• Bill Pay – will drive customer retention because of the monthly payment cadence for bills, will improve monetisation as receiving companies (e.g. tv company or water company) will often pay a commission of a few % and the remittance provider can also batch transactions to pay many bills at the same time reducing the cost of each transaction
  • Credit – remittance companies can use historical remittance data to lever up a remittance in shock – e.g. family death or a medical bill, and then the sender can pay the remittance business back over time vs. the receiver who would not qualify or credit or get credit on much worse terms (note: this requires lots of new licenses which is a large barrier to entry)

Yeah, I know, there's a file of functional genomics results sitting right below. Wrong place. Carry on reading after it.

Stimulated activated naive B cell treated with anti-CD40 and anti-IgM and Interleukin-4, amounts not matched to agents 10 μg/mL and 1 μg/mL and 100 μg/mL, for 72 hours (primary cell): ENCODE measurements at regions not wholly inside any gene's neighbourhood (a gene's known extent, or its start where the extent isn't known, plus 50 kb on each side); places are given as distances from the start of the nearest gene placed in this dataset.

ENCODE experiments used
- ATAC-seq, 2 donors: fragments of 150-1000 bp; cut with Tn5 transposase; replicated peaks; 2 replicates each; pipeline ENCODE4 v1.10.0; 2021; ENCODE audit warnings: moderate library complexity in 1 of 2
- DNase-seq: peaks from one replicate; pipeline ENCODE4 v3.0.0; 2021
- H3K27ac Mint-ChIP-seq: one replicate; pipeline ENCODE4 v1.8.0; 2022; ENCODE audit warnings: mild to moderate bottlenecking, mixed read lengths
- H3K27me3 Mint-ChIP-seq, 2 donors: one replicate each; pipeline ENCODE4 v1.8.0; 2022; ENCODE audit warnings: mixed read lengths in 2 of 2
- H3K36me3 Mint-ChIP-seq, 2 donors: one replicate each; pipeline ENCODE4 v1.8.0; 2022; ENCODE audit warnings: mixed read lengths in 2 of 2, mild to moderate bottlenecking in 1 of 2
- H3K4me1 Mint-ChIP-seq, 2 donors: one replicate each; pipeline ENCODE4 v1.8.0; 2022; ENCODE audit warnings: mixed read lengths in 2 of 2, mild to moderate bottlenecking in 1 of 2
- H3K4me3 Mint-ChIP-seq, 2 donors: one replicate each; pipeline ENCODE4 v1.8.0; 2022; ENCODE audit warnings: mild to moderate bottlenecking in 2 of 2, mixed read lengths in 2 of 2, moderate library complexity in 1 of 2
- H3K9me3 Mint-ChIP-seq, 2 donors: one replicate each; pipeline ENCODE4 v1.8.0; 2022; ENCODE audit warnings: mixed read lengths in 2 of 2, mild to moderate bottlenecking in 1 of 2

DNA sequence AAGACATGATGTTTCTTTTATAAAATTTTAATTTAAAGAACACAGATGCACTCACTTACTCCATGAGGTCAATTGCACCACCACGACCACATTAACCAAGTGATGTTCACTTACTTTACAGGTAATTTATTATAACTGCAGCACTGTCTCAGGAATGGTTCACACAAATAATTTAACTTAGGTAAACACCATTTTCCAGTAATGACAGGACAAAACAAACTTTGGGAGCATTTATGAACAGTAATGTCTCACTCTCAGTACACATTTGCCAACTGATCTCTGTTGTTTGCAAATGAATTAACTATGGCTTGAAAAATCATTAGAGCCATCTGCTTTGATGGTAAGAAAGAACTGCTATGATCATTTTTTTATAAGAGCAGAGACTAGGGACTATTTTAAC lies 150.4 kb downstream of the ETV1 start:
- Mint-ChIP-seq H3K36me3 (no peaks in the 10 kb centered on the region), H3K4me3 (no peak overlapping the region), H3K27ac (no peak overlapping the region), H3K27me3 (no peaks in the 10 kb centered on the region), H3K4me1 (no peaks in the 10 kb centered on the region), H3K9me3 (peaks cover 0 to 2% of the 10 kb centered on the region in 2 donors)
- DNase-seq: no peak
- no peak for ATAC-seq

• Savings – if remittance companies know what receivers are going to buy and when they plan to buy the product, they can monetize it through referrals or asset finance

The remittance companies that are best placed to execute on this already have users in their platform. They will need to track retention of customers to make sure they are not losing these customers to alternatives, and then invest in new products and transfer methods to drive retention and better monetization.

Better consumer banking and investing